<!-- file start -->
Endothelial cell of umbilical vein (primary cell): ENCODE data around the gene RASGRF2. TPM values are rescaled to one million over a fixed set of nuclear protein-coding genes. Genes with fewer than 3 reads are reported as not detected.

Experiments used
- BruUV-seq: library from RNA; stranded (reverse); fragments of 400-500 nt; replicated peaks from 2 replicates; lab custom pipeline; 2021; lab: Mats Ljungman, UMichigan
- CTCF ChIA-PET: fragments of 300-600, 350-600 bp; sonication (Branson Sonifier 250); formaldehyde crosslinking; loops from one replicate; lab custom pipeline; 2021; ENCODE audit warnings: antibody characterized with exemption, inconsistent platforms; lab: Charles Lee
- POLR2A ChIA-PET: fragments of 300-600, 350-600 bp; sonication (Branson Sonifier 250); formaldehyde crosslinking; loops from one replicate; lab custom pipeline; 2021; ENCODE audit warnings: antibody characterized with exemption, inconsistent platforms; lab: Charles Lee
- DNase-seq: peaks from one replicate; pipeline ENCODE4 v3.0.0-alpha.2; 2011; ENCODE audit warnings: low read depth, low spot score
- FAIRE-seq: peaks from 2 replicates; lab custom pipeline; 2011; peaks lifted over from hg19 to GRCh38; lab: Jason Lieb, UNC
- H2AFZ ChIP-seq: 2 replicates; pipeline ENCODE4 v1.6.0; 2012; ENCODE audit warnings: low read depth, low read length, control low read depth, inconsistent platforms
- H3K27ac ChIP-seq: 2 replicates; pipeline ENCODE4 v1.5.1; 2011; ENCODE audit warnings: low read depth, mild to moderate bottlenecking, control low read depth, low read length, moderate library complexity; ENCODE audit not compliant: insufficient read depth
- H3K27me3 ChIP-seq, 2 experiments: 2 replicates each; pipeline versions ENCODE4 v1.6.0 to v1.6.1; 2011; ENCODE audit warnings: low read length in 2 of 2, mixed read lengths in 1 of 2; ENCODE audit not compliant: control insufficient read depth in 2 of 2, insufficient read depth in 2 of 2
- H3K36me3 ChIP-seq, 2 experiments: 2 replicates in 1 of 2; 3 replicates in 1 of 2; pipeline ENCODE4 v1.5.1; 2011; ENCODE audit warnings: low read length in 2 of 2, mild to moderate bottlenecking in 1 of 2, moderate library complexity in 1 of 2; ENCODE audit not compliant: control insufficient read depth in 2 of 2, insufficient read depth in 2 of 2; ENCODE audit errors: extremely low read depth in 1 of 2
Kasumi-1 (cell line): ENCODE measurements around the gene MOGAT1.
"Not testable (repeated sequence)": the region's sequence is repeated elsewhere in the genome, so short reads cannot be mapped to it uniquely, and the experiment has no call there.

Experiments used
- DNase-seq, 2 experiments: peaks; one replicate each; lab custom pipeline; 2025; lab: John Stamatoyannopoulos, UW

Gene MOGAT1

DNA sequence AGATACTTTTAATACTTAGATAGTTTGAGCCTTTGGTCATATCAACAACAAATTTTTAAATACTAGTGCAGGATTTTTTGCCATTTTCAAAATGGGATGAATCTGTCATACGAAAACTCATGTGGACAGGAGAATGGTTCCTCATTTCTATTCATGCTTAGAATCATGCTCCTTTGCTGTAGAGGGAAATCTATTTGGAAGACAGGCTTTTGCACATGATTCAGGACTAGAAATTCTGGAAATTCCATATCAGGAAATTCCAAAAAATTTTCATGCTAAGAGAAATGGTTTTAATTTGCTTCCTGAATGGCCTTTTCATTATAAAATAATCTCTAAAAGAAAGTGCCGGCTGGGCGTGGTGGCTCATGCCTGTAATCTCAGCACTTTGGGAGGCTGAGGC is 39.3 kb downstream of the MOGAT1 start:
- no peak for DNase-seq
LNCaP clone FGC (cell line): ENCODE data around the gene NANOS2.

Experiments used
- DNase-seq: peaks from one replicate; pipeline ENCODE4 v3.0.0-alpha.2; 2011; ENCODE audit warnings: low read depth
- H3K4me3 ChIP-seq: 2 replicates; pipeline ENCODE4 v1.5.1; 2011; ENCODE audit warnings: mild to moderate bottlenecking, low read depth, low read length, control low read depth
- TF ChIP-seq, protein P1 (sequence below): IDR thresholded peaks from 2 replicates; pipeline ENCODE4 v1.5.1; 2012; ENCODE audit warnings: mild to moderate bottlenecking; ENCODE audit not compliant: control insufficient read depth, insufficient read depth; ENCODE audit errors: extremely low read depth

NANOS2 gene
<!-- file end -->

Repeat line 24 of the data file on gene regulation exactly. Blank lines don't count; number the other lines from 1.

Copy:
NANOS2 gene